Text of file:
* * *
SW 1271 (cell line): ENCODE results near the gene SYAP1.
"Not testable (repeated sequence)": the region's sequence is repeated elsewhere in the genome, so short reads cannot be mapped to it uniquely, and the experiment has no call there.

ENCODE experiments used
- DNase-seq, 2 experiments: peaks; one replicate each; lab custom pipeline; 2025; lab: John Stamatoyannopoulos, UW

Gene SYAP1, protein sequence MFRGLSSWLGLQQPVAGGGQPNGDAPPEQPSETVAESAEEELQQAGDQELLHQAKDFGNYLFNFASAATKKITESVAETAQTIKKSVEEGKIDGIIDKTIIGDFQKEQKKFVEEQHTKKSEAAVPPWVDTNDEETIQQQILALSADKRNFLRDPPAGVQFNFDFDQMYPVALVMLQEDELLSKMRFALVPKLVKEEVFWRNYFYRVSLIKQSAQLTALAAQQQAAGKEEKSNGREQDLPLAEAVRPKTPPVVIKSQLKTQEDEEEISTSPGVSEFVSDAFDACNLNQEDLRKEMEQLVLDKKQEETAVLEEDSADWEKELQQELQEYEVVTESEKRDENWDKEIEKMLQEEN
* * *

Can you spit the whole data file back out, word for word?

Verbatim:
SW 1271 (cell line): ENCODE results near the gene SYAP1.
"Not testable (repeated sequence)": the region's sequence is repeated elsewhere in the genome, so short reads cannot be mapped to it uniquely, and the experiment has no call there.

ENCODE experiments used
- DNase-seq, 2 experiments: peaks; one replicate each; lab custom pipeline; 2025; lab: John Stamatoyannopoulos, UW

Gene SYAP1, protein sequence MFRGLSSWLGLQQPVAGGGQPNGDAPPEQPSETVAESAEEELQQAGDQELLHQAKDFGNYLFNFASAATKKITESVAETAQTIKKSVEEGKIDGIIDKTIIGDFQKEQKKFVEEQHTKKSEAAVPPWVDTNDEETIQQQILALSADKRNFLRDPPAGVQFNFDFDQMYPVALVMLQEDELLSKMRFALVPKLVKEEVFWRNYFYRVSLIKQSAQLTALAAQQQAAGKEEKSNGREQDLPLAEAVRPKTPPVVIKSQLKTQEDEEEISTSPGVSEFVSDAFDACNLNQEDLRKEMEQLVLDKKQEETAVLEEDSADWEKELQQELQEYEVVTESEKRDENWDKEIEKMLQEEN